Free Stuff for Lockdown Filmmaking

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Feel like getting creative in the audiovisual sense (perhaps joining in with our #lockdownremakes challenge) while we are all being safe and staying in the house? With a bit of imagination, even the most high-end hollywood techniques can be approximated in almost any setting…

If you’ve got a phone or tablet to hand then you are pretty much sorted for camera and sound, to take things further there are loads of apps and resources you can get for free – here are some to get you started:


Once you’ve shot some footage, taken some photos or drawn some pictures, then unless you’ve done it all in one virtuoso take, you’ll need an editor app to organise it and fulfil your artistic vision. If you’ve got an iphone, then you may already have iMovie on it – if not, it is free to download from the app store. On Android, have a crack at Filmora Go – also free and ideal for beginners, I am assured.

Video: Intro to iMovie on iPhone/iPad

Video: Intro to Filmora Go on Android

If you want to get deeper into editing on your phone, then there are loads more free and paid apps, here’s a roundup that could be worth a look.

Alternatively, you can put your footage onto your computer and edit it there, again iMovie is your starting point for Mac and on PC you can use the photo editor for simple video editing, or have a look at this list of alternatives.

Video: Intro to iMovie on the Mac

Stop Motion

Stop motion is a great way of creating something epic and otherwise unfilmable by taking loads of photos and stringing them together.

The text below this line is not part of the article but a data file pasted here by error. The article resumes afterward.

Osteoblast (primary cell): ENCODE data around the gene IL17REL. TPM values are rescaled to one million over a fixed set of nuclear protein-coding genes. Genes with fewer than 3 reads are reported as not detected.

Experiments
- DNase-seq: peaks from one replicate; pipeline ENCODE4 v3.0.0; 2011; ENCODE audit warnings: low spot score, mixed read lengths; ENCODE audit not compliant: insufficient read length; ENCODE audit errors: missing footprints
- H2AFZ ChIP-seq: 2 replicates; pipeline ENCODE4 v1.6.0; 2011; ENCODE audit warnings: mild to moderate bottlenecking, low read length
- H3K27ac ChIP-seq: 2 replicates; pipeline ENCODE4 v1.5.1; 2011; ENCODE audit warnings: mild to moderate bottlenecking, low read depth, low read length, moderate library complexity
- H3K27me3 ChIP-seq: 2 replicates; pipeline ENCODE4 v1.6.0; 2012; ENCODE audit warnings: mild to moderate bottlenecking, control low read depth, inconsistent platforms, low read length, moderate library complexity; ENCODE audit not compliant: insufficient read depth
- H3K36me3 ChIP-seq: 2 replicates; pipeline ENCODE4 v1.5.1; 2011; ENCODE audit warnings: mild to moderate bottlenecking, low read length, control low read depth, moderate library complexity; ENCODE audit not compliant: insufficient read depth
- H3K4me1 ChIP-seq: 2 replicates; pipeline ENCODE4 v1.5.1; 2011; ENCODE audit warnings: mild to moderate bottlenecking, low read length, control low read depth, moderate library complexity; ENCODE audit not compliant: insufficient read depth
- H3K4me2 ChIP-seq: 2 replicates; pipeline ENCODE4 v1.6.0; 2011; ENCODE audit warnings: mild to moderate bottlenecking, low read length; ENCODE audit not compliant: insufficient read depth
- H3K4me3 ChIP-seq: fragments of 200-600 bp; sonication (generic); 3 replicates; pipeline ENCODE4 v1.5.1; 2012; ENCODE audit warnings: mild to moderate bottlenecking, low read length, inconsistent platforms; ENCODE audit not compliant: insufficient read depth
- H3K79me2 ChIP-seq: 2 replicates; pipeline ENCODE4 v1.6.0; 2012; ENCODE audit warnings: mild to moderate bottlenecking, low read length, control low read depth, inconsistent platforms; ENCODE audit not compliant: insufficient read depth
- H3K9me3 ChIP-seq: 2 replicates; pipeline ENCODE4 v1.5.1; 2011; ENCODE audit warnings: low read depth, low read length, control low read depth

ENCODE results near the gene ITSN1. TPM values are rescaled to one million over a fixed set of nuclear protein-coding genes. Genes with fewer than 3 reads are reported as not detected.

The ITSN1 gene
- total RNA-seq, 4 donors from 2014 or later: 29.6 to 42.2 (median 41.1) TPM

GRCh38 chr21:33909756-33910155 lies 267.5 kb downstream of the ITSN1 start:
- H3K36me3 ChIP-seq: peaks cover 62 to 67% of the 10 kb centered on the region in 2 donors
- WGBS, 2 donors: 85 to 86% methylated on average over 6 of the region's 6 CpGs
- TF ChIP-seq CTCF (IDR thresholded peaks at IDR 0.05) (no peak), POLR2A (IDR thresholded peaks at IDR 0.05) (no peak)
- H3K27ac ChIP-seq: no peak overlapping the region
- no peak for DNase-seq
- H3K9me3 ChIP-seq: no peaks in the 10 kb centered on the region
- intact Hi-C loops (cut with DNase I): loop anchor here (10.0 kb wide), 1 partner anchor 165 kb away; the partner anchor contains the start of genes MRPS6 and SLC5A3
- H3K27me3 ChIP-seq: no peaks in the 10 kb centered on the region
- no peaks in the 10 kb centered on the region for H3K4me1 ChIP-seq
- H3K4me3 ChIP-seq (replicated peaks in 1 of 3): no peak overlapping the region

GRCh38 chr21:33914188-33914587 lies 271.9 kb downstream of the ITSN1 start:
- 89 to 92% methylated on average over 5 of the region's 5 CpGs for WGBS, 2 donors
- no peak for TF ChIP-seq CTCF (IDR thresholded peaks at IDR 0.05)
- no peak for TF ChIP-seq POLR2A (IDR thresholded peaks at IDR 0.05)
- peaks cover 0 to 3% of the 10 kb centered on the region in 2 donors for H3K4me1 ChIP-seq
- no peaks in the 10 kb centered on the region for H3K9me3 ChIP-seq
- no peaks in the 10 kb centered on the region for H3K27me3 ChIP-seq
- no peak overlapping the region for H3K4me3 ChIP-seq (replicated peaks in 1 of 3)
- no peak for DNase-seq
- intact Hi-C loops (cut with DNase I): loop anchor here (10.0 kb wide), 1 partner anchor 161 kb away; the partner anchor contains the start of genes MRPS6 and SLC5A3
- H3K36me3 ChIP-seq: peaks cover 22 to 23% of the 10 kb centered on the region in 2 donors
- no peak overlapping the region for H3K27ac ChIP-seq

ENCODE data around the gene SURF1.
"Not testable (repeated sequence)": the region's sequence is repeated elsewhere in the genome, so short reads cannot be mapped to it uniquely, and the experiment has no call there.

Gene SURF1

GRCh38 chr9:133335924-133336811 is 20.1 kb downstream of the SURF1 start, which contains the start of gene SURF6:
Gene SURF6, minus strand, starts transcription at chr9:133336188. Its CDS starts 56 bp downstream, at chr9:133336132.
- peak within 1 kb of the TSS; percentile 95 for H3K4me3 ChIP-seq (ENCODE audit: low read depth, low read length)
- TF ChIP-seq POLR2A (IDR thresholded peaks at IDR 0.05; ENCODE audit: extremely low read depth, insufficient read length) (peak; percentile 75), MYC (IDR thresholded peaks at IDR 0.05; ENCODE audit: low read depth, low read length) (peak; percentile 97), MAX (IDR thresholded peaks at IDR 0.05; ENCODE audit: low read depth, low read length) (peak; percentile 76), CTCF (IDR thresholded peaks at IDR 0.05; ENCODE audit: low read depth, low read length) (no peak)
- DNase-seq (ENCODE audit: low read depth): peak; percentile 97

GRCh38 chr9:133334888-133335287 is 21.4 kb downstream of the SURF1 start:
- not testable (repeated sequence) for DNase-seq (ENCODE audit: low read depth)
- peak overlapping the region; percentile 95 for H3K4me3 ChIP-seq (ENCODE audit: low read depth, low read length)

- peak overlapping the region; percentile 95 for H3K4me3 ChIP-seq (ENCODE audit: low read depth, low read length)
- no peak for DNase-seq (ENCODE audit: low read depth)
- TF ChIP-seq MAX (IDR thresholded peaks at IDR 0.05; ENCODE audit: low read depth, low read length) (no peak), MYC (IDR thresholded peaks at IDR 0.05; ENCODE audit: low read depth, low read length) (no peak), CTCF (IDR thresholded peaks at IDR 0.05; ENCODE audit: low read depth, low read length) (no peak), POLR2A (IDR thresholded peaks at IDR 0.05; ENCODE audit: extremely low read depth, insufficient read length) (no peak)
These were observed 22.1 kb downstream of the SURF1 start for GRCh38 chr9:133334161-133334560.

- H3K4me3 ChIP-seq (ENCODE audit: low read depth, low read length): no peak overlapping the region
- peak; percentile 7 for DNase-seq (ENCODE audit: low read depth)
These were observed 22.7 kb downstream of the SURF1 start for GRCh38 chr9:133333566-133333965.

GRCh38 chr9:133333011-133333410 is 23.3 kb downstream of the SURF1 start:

You can do stop motion inside a ‘traditional’ video editing app, but there are also specialist apps that will probably be a bit easier if you want to get some Isle Of Dogs quality action going on.

On the iphone there is iMotion which can be downloaded for free – you can also get a free trial version of the feature rich Stop Motion Studio for both iOS and Android – think the full version costs a few quid.

There is a bigger list of stop motion apps here.

Stock Footage and Sound

Almost every film you’ve ever seen will have cheated and used some stock film and sound here and there (in some cases almost entire films) – and if you’re stuck in the house it is going to be hard to get that wild alligator attack footage that you need.

So here are a bunch of places where you can get free content to include in your homemade flicks… is a wealth of all sorts of copyright free old footage and sound (amongst other things) check out the Prelinger Archive for example, or the feature films section.

Pexels is a site full of user submitted photos and videos that are free to download and use in your projects (often you will just need to attribute the creator in some way).

Pixabay is a similar site featuring free-to-use user submitted stock footage.

The BBC Sound Effects site is a trove of over 16000 sound effects that are free to download and use for non-commercial projects. My favourite is “Animated crowd reaction at a wrestling match”

The helpfully named Freesound is the place to get hold of free creative commons music and sound effects, you’ll need to create a free account to download stuff – and you can also upload your own sounds if you feel like sharing.

Mobygratis is the site for getting hold of free-to-use music from well, Moby – he wants to know why you want to use his music, but it is free.


It is quick and easy to stick your videos on Youtube and Facebook. A good alternative if you want to avoid giving the big evil corporations your carefully nurtured epic is Vimeo – you can use it for free, it is very filmmaker-focused and has loads of cool content on there to check out and be inspired by. Like this for example:

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